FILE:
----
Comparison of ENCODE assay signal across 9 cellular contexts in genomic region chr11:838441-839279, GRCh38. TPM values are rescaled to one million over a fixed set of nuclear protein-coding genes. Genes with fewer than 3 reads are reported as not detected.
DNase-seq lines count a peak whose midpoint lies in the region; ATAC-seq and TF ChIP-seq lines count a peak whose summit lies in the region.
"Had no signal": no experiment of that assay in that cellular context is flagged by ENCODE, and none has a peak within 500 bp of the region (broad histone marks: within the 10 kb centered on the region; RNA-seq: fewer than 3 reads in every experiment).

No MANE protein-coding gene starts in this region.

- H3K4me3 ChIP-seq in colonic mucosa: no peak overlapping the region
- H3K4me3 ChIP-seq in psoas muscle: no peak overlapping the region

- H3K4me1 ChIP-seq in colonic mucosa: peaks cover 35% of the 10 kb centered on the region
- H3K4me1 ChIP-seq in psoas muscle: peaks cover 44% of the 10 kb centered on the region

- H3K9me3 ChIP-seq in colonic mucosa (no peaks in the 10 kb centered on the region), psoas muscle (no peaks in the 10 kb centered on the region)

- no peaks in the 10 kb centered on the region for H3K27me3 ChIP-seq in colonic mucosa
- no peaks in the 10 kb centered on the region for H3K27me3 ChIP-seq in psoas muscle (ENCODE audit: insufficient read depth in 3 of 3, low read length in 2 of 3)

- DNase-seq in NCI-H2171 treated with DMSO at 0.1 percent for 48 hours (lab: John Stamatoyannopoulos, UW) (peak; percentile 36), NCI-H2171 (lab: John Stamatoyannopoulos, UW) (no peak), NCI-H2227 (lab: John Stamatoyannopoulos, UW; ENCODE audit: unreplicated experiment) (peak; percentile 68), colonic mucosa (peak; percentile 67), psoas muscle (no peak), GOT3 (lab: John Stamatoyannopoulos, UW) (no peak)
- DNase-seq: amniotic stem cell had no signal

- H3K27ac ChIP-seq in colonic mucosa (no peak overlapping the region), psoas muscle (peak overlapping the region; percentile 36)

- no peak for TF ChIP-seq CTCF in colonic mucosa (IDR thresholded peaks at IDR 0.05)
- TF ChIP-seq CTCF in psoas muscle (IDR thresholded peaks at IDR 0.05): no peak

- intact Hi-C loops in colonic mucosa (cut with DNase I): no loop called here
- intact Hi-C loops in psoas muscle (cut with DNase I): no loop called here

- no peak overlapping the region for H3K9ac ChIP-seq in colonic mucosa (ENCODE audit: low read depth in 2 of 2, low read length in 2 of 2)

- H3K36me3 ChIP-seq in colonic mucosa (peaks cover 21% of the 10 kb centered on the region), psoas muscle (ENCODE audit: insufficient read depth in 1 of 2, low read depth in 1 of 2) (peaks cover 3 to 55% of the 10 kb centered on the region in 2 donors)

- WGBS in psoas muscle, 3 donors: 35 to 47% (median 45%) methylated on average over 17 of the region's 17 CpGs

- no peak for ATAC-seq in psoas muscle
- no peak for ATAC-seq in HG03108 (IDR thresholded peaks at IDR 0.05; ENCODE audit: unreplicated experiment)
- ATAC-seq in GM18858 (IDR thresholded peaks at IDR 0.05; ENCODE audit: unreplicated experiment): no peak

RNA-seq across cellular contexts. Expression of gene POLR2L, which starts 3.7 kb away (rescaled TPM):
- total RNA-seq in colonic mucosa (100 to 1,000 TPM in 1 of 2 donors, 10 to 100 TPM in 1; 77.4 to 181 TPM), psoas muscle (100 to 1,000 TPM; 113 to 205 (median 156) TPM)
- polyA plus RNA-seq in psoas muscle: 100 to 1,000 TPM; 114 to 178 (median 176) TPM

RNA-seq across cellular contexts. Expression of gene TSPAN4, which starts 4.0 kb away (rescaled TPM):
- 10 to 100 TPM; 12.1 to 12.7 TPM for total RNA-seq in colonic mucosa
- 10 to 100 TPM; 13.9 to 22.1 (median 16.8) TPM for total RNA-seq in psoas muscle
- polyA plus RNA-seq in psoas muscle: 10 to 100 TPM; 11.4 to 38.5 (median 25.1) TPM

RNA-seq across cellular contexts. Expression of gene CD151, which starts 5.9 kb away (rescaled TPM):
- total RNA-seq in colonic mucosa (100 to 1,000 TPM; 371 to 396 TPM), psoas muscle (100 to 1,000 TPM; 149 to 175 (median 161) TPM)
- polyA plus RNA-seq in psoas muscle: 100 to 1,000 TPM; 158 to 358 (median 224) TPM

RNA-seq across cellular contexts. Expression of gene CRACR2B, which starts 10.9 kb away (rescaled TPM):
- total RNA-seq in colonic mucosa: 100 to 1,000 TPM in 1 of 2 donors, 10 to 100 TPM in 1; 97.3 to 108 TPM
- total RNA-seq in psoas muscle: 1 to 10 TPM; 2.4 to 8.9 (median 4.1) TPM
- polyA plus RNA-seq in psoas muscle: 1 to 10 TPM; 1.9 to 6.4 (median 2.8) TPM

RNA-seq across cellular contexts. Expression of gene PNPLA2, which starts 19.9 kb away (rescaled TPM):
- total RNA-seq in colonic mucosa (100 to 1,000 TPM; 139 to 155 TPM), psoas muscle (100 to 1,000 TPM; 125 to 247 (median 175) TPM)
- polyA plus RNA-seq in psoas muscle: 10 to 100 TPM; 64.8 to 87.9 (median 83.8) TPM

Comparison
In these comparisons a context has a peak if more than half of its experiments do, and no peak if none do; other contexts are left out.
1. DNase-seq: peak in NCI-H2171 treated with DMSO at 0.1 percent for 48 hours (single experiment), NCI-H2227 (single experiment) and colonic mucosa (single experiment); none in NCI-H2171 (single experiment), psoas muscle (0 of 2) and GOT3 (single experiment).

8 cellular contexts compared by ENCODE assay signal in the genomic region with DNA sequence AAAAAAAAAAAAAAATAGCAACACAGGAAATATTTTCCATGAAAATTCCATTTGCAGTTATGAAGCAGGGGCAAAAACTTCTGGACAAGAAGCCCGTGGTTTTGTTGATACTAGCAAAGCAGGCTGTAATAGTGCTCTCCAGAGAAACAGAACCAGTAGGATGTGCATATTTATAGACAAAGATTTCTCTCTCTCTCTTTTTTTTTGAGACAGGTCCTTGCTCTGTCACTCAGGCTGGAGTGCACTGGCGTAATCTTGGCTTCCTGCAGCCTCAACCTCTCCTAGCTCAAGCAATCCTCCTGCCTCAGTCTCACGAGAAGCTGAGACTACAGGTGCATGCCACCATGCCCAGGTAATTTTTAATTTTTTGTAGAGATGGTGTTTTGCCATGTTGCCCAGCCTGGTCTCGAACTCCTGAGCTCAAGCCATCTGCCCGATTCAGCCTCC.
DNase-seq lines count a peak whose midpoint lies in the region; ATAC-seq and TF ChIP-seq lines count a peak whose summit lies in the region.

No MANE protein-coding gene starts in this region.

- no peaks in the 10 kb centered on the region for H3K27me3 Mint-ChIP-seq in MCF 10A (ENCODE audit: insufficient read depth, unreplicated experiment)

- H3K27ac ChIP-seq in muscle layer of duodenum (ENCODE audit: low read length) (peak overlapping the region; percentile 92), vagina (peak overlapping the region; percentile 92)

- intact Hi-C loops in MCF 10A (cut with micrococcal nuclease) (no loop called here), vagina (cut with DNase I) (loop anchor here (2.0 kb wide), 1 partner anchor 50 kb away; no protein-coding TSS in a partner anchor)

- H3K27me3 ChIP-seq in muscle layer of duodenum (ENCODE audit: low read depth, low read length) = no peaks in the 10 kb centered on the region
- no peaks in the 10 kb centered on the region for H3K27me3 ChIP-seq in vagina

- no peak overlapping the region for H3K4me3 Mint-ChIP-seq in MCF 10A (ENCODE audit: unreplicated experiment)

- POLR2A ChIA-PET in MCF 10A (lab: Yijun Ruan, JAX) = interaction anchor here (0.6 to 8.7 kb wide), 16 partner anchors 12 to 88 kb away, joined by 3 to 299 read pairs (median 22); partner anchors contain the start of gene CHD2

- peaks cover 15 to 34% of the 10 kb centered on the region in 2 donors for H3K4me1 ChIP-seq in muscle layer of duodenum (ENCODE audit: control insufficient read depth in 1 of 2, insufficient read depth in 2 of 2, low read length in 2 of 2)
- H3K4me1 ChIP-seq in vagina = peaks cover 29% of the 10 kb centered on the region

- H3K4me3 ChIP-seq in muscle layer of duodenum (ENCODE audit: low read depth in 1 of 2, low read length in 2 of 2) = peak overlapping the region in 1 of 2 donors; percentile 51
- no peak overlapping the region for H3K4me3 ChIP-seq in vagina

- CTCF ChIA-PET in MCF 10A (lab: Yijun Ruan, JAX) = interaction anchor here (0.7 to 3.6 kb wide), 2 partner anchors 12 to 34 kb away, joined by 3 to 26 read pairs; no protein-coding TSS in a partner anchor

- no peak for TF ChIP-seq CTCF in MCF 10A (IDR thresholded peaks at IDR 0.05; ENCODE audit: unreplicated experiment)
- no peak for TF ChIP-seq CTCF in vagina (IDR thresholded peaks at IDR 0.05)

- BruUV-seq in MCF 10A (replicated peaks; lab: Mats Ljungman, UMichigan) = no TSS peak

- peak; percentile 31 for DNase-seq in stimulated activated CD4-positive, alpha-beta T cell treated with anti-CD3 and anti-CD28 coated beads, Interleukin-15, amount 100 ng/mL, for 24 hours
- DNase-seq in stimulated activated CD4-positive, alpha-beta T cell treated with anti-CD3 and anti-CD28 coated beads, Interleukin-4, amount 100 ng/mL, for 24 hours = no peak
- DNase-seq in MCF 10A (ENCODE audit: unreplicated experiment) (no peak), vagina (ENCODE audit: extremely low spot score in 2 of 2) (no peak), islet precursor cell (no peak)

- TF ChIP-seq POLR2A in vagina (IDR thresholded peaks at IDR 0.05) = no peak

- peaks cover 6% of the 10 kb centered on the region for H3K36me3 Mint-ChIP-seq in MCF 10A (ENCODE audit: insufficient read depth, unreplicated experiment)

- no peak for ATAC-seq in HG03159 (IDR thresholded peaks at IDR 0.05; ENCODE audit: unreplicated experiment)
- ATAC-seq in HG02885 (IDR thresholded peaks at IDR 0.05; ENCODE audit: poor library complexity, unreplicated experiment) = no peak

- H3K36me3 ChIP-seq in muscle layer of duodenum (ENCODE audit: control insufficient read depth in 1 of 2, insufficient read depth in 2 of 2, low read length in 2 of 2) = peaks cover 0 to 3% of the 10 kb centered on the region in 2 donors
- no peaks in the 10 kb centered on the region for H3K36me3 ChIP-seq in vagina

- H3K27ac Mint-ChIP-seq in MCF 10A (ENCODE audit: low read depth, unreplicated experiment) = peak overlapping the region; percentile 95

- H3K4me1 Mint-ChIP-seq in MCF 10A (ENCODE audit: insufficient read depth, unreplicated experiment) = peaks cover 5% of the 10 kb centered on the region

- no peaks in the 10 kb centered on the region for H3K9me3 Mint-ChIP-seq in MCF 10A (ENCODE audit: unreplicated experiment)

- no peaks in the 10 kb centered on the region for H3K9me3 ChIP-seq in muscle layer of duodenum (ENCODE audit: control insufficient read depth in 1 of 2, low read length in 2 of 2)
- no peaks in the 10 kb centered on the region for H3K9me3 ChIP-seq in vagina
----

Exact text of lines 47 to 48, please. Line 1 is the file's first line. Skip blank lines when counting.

No MANE protein-coding gene starts in this region.

- no peaks in the 10 kb centered on the region for H3K27me3 Mint-ChIP-seq in MCF 10A (ENCODE audit: insufficient read depth, unreplicated experiment)